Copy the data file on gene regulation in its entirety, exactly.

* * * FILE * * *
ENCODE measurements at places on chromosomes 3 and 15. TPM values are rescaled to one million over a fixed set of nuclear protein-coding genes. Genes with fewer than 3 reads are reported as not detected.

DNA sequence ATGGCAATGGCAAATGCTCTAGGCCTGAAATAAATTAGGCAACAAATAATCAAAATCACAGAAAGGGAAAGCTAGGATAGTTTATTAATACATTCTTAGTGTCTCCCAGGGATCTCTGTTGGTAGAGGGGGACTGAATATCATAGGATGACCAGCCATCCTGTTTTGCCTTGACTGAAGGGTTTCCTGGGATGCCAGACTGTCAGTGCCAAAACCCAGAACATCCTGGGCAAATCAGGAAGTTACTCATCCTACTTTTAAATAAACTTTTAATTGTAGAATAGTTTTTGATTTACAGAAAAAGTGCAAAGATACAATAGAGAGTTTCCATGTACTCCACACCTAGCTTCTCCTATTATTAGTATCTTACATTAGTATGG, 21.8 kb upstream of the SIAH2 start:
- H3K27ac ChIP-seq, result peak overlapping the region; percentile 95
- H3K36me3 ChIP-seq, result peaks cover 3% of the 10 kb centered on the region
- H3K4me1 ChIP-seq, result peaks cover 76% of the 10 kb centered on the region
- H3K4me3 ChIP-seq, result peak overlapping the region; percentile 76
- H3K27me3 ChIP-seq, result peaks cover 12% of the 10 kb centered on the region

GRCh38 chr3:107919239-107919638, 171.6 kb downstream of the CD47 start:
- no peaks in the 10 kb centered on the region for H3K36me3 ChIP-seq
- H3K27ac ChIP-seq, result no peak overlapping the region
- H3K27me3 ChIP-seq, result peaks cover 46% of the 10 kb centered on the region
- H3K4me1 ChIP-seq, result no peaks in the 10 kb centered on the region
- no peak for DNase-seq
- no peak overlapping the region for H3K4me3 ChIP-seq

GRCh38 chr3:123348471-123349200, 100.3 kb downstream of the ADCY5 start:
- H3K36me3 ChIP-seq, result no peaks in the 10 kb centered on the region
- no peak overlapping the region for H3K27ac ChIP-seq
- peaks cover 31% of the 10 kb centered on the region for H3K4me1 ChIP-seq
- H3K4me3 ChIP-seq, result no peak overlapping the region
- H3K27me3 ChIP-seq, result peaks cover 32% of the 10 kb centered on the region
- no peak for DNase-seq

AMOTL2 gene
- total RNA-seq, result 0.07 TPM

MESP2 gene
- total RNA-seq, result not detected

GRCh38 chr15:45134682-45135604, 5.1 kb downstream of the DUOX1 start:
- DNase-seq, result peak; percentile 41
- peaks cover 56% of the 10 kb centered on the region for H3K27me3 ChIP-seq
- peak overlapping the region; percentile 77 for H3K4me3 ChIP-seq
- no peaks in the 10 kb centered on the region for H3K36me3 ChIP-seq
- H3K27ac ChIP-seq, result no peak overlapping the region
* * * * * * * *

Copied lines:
ENCODE measurements at places on chromosomes 3 and 15. TPM values are rescaled to one million over a fixed set of nuclear protein-coding genes. Genes with fewer than 3 reads are reported as not detected.

DNA sequence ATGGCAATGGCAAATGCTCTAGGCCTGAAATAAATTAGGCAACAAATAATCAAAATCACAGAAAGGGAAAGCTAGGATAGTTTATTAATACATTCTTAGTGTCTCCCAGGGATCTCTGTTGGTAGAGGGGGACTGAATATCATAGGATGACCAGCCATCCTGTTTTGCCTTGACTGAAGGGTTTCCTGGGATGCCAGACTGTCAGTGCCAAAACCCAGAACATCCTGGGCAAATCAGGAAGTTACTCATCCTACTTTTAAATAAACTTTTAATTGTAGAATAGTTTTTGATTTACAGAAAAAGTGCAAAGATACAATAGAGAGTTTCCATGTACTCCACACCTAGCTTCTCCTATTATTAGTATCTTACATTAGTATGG, 21.8 kb upstream of the SIAH2 start:
- H3K27ac ChIP-seq, result peak overlapping the region; percentile 95
- H3K36me3 ChIP-seq, result peaks cover 3% of the 10 kb centered on the region
- H3K4me1 ChIP-seq, result peaks cover 76% of the 10 kb centered on the region
- H3K4me3 ChIP-seq, result peak overlapping the region; percentile 76
- H3K27me3 ChIP-seq, result peaks cover 12% of the 10 kb centered on the region

GRCh38 chr3:107919239-107919638, 171.6 kb downstream of the CD47 start:
- no peaks in the 10 kb centered on the region for H3K36me3 ChIP-seq
- H3K27ac ChIP-seq, result no peak overlapping the region
- H3K27me3 ChIP-seq, result peaks cover 46% of the 10 kb centered on the region
- H3K4me1 ChIP-seq, result no peaks in the 10 kb centered on the region
- no peak for DNase-seq
- no peak overlapping the region for H3K4me3 ChIP-seq

GRCh38 chr3:123348471-123349200, 100.3 kb downstream of the ADCY5 start:
- H3K36me3 ChIP-seq, result no peaks in the 10 kb centered on the region
- no peak overlapping the region for H3K27ac ChIP-seq
- peaks cover 31% of the 10 kb centered on the region for H3K4me1 ChIP-seq
- H3K4me3 ChIP-seq, result no peak overlapping the region
- H3K27me3 ChIP-seq, result peaks cover 32% of the 10 kb centered on the region
- no peak for DNase-seq

AMOTL2 gene
- total RNA-seq, result 0.07 TPM

MESP2 gene
- total RNA-seq, result not detected

GRCh38 chr15:45134682-45135604, 5.1 kb downstream of the DUOX1 start:
- DNase-seq, result peak; percentile 41
- peaks cover 56% of the 10 kb centered on the region for H3K27me3 ChIP-seq
- peak overlapping the region; percentile 77 for H3K4me3 ChIP-seq
- no peaks in the 10 kb centered on the region for H3K36me3 ChIP-seq
- H3K27ac ChIP-seq, result no peak overlapping the region